Opinion

An Arab-Jewish Ticket of Hope

The rock of our existence is Jewish-Arab cooperation that will save us from the jaws of the fascists

The joint Memorial Day ceremony for Israelis and Palestinians in 2012.
Alon Ron

Jewish-Arab cooperation is a sin that must be uprooted, even if some of those who are uprooted are members of bereaved Jewish families who lost their children on the altar of what is most sacred to the violent uprooters: the occupation. The fascists offer two alternatives: Either you support Israel’s retention of the entire Land of Israel, or you support the traitors.

This poisonous tree flourishes in the swamp of the occupation — which, after 50 years, Prime Minister Benjamin Netanyahu and his allies aren’t even willing to pay lip service to seek to end. Occupation forever, hatred forever, brutality forever is their message. Netanyahu says so without any trace of embarrassment.

On the other side, aside from the Arab parties’ Joint List and Meretz, there’s nobody to pick up the gauntlet of extricating ourselves from the quagmire of occupation. The other two opposition parties, Yesh Atid and Zionist Union, have lost their morality. There are moments in which all opportunistic calculations collapse in the face of the evil that cries out.

If those two parties didn’t dare utter a single word of condemnation of the shameful attack on a meeting of bereaved Jewish and Arab families, it’s hard to believe morality will guide them in the future, either. Their shame will remain for all eternity when they are asked where they were when the fascists attacked the bereaved families of both peoples. No excuse can wipe away this disgrace.

Therefore, if Netanyahu had a rock of our existence that led to the deaths of 100 Palestinians and 17 Israelis in 1996, we, those who choose life among both peoples, have the rock of peace and the sanctity of life. The rock of our existence is Jewish-Arab cooperation that will save us, both Arabs and Jews, from the jaws of Itamar Ben-Gvir, his friends and his spiritual fathers.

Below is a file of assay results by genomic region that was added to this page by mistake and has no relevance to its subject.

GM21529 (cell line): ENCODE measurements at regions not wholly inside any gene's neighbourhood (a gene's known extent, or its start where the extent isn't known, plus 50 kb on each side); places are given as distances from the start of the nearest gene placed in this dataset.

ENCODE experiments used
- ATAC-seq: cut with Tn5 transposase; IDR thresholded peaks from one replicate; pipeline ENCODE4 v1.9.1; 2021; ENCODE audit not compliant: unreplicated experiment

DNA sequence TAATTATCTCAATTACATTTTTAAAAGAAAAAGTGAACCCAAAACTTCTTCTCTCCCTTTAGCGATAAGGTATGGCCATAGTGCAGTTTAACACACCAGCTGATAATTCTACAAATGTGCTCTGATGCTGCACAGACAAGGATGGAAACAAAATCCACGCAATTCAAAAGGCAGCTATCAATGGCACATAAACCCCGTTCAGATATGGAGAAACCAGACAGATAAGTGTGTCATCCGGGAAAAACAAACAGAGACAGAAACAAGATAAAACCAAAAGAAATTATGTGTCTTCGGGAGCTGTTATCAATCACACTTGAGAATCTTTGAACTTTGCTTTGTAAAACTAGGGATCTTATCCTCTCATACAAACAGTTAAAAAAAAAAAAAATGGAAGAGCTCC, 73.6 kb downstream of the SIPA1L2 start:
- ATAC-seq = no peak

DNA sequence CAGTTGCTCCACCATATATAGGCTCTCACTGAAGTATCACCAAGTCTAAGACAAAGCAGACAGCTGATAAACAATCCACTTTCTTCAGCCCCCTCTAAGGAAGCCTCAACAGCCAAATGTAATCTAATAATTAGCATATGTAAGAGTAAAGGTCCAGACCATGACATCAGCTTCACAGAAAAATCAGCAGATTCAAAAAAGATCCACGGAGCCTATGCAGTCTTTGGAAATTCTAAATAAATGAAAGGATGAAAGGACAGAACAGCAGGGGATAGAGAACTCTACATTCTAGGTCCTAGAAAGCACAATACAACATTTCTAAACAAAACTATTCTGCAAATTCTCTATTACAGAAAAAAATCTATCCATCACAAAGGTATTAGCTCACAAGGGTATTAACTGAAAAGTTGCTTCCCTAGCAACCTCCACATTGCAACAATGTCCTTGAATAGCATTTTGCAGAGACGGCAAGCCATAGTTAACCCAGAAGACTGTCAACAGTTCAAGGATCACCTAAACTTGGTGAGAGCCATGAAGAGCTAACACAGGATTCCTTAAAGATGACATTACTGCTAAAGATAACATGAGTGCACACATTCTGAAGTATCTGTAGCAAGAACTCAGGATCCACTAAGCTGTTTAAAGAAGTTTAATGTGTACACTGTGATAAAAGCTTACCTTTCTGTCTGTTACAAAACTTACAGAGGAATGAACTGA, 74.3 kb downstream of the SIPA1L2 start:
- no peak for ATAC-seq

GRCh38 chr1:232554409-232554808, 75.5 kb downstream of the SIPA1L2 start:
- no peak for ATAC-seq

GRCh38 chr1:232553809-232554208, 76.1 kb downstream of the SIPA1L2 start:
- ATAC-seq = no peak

About a month ago, Joint List Chairman Ayman Odeh called for establishing a “democratic camp.” This is a good idea, but it isn’t enough. Anyone who wants to fight the extreme right must present a persuasive alternative that expresses the power of shared citizenship of Arabs and Jews.

The only solution is to set up a Knesset ticket that can draft a joint platform for both peoples. The idea is a kind of Joint List squared, whose members will include all members of the Joint List and Meretz, plus future deserters from Yesh Atid, Zionist Union and Kulanu, those whose consciences won’t allow them to remain in those parties.

To doubters, both Arab and Jewish, who argue that the Joint List unites different political currents within Arab society, we’ll reply that this list is a credit to the Arab community, which knew how to unite on the basis of a common denominator that meshes with the desire of a majority of Israelis to end the occupation.

Throughout the world, oppressed minorities are by and large progressive forces. This is a law of nature: When members of a minority, with all its different currents and subgroups, are targets of government harassment, it’s only natural for them to unite. And they constitute a support group for democratic forces among the majority, just as these democratic forces are their support.

And this is precisely what you have in the Joint List: In every parliamentary battle, it is on the democratic side. This isn’t because Arabs have been graced with especially well-developed democratic sensibilities, but because this is the nature of an oppressed minority.

On the other side, many Arabs would oppose such a union in light of the difficult history of Zionism’s relations with the Arab Palestinian people. To them, we reply that the time has come to give priority to the contents rather than the label. If a Jew fights against the occupation and for equality and democracy, then even if he defines himself as a Zionist, he’s an ally. As the old saying goes, “Don’t judge the book by its cover.”

In 1947, even the progressives among both peoples were divided along national lines. Today, 70 years later, can we offer a new model that will extricate both peoples from the occupation? If bereaved families from both nations could unite in their pain, perhaps the time has come for all good people from both nations to unite and offer a prospect of life for all of us.